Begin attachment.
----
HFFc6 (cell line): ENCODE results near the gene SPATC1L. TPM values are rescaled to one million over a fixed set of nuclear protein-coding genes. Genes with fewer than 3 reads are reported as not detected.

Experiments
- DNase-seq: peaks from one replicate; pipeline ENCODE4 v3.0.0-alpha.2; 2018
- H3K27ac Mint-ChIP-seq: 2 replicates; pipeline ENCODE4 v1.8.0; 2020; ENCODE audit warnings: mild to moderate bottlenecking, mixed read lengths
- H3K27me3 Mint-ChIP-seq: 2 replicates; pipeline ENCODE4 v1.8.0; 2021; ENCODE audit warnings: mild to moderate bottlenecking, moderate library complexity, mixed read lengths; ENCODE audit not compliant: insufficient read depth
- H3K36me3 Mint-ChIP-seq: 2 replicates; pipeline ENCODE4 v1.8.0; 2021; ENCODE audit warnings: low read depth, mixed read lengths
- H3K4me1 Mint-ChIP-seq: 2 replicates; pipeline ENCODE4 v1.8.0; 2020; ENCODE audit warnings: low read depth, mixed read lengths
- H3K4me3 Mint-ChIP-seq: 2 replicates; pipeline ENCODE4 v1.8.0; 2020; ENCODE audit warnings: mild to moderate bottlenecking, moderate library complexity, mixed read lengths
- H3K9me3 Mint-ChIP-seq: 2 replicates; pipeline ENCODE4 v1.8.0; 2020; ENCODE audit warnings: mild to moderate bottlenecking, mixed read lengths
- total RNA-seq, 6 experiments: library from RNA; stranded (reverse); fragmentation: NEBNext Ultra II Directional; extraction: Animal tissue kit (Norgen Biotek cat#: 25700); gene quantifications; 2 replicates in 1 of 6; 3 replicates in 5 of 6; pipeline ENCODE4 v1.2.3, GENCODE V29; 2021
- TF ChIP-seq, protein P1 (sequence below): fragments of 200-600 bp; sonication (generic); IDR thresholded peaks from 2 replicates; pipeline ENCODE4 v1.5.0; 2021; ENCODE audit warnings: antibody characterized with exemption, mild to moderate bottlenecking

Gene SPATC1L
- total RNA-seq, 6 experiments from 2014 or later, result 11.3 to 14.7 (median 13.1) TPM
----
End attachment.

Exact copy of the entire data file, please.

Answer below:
HFFc6 (cell line): ENCODE results near the gene SPATC1L. TPM values are rescaled to one million over a fixed set of nuclear protein-coding genes. Genes with fewer than 3 reads are reported as not detected.

Experiments
- DNase-seq: peaks from one replicate; pipeline ENCODE4 v3.0.0-alpha.2; 2018
- H3K27ac Mint-ChIP-seq: 2 replicates; pipeline ENCODE4 v1.8.0; 2020; ENCODE audit warnings: mild to moderate bottlenecking, mixed read lengths
- H3K27me3 Mint-ChIP-seq: 2 replicates; pipeline ENCODE4 v1.8.0; 2021; ENCODE audit warnings: mild to moderate bottlenecking, moderate library complexity, mixed read lengths; ENCODE audit not compliant: insufficient read depth
- H3K36me3 Mint-ChIP-seq: 2 replicates; pipeline ENCODE4 v1.8.0; 2021; ENCODE audit warnings: low read depth, mixed read lengths
- H3K4me1 Mint-ChIP-seq: 2 replicates; pipeline ENCODE4 v1.8.0; 2020; ENCODE audit warnings: low read depth, mixed read lengths
- H3K4me3 Mint-ChIP-seq: 2 replicates; pipeline ENCODE4 v1.8.0; 2020; ENCODE audit warnings: mild to moderate bottlenecking, moderate library complexity, mixed read lengths
- H3K9me3 Mint-ChIP-seq: 2 replicates; pipeline ENCODE4 v1.8.0; 2020; ENCODE audit warnings: mild to moderate bottlenecking, mixed read lengths
- total RNA-seq, 6 experiments: library from RNA; stranded (reverse); fragmentation: NEBNext Ultra II Directional; extraction: Animal tissue kit (Norgen Biotek cat#: 25700); gene quantifications; 2 replicates in 1 of 6; 3 replicates in 5 of 6; pipeline ENCODE4 v1.2.3, GENCODE V29; 2021
- TF ChIP-seq, protein P1 (sequence below): fragments of 200-600 bp; sonication (generic); IDR thresholded peaks from 2 replicates; pipeline ENCODE4 v1.5.0; 2021; ENCODE audit warnings: antibody characterized with exemption, mild to moderate bottlenecking

Gene SPATC1L
- total RNA-seq, 6 experiments from 2014 or later, result 11.3 to 14.7 (median 13.1) TPM